The Assumption & Modification Agreement includes the notarized signature of Christopher Howlett for the Defendant dated 22 January 2019. The Agreement also includes the notarized signatures of Yuan-Shen Huang, managing partner for Plaintiff, and Gary Berman, trustee for Plaintiff. The Plaintiff's signatures were dated 4 February 2019, thirteen days after receipt of the documents.
Eleven months later, on 15 December 2019, Dr. Huang and Edward Wu signed a Note Modification & Extension Agreement on behalf of the Plaintiff. This Agreement included a paragraph in the center of page one that reads:
WHEREAS, the Larger Note was modified to release LRC VII as a maker by the Assumption & Modification Agreement dated January 22, 2019, recorded February 6, 2019, in Book 8590, Page 541, Durham County Registry (the original Larger Note and the Assumption & Modification Agreement being herein collectively referred to as “the Larger Note as Modified”), and which Agreement reflected that the current principal balance of the Larger Note as of January 22, 2019, was $6,000,000[.]
Additionally, markings that appear to be Dr. Huang's initials are on the bottom of each page of the Note Modification & Extension Agreement.
A few days later, on 18 December 2019, Defendant's agent sent an email to the attorney and trustee for Plaintiff requesting payoff information on the smaller note and accrued interest on both notes. The Record contains a long chain of emails between the parties dated 18 through 30 December 2019, in which the parties attempt to calculate the interest payments on both loans. In an email authored by Plaintiff's counsel on 18 December 2019, the calculation for interest on the larger loan assumes a loan balance of $6,575,000. The next day, Mr. Lou Gonzalez, an executive of Defendant, sent an email indicating that the interest calculation was incorrect for a number of reasons, including that it does not take into account a reduction on the larger loan due to a $575,000 payment on 2 January 2019. Plaintiff's counsel replied with an email that included an updated calculation for the interest on the larger loan based upon the reduced principal. In that email, he indicated that he was not aware of the principal payment. On 30 December 2019, Plaintiff's counsel confirmed an interest payment for the larger loan based upon a loan principal of $5,900,000; Defendant remitted payment for the smaller note and interest on the larger note.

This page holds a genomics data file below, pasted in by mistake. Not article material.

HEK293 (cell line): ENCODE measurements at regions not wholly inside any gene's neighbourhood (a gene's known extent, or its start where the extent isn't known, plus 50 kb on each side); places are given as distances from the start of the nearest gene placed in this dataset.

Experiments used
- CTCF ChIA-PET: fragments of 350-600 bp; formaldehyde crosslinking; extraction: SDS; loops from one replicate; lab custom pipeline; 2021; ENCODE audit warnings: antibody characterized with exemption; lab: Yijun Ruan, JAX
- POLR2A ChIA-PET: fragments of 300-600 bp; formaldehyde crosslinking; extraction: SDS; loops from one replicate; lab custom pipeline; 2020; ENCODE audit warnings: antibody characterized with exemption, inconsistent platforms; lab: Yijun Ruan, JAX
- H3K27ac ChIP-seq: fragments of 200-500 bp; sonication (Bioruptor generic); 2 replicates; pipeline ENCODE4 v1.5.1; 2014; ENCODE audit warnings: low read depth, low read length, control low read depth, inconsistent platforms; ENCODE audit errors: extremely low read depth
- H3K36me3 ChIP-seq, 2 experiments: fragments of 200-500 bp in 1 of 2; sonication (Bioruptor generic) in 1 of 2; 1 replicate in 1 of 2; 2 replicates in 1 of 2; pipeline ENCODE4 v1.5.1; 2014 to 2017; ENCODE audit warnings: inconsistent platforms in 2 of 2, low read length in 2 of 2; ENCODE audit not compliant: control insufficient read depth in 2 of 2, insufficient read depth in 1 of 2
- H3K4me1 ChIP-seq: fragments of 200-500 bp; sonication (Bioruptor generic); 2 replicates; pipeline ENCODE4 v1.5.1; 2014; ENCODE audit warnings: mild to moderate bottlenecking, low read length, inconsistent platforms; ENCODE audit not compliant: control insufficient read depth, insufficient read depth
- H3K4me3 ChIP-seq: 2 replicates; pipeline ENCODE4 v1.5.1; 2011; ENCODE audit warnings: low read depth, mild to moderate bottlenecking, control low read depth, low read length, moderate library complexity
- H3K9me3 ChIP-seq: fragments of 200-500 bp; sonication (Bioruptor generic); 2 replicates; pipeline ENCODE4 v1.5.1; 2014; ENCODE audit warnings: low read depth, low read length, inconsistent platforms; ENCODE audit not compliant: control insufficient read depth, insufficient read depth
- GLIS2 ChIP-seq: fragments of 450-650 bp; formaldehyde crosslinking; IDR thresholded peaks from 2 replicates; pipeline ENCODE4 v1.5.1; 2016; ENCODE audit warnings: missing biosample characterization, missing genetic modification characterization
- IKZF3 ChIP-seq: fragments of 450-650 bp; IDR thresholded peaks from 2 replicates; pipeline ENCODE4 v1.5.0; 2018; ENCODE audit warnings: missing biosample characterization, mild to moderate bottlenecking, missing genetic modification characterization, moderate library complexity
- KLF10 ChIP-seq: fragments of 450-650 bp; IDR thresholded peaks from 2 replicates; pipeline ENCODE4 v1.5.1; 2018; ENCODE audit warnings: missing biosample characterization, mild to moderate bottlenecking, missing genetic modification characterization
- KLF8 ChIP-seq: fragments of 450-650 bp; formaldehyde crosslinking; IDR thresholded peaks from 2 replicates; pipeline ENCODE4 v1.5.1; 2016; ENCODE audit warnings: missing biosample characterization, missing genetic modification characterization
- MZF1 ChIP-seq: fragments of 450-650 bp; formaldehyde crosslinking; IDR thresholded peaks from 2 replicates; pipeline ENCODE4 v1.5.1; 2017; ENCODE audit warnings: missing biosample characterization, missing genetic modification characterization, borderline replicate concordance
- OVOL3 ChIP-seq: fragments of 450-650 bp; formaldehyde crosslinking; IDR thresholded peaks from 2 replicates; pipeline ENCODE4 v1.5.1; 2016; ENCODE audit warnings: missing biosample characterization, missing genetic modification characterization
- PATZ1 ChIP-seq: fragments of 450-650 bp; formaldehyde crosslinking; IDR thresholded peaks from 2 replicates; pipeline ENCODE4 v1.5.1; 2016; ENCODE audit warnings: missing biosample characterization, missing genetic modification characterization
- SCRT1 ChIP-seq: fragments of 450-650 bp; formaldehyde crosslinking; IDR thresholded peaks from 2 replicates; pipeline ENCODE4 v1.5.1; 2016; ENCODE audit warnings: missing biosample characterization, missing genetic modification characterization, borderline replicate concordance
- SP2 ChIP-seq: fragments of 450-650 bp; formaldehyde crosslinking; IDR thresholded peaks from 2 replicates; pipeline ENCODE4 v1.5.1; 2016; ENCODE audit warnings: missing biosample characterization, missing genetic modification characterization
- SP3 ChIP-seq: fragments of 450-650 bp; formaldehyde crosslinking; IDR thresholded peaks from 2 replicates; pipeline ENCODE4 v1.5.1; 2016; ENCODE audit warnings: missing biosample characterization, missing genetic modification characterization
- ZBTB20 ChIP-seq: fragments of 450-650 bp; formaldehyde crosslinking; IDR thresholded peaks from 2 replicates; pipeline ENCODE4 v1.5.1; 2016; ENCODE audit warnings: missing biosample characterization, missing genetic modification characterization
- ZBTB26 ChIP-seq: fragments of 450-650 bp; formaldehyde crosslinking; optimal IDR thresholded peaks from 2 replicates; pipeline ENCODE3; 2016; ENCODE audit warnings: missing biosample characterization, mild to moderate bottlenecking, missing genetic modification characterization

Two weeks later, Dr. Huang, sent an email indicating that there were “a few serious mistakes in the loan payment.” He indicated that Plaintiff had never received Defendant's 2 January 2019 payment of $575,000 so the loan balance should be $6,575,000. Mr. Howlett, responded on behalf of Defendant saying that the signed documents, recorded a year ago with the Register of Deeds, indicate a reduction in the loan principal. Mr. Howlett said that he did not recall the reason for the $575,000 reduction in the loan principal.
On 9 September 2020, Plaintiff filed a complaint in Durham County Superior Court for declaratory judgment and reformation. Defendant filed a motion to dismiss, an answer, and a counterclaim on 25 November 2020. Defendant's counterclaim conceded that it did not make a principal payment on 2 January 2019. Plaintiff replied to the counterclaim on 25 January 2021 and Dr. Huang, filed an affidavit with the court on 27 January 2021, in which he stated that at the time he executed the Modification & Assumption Agreement, he “mistakenly believed the loan balance stated therein to be correct.” The counterclaim addressed an error in the deed that was recorded as part of this transaction, and the counterclaim was resolved by the parties prior to the trial.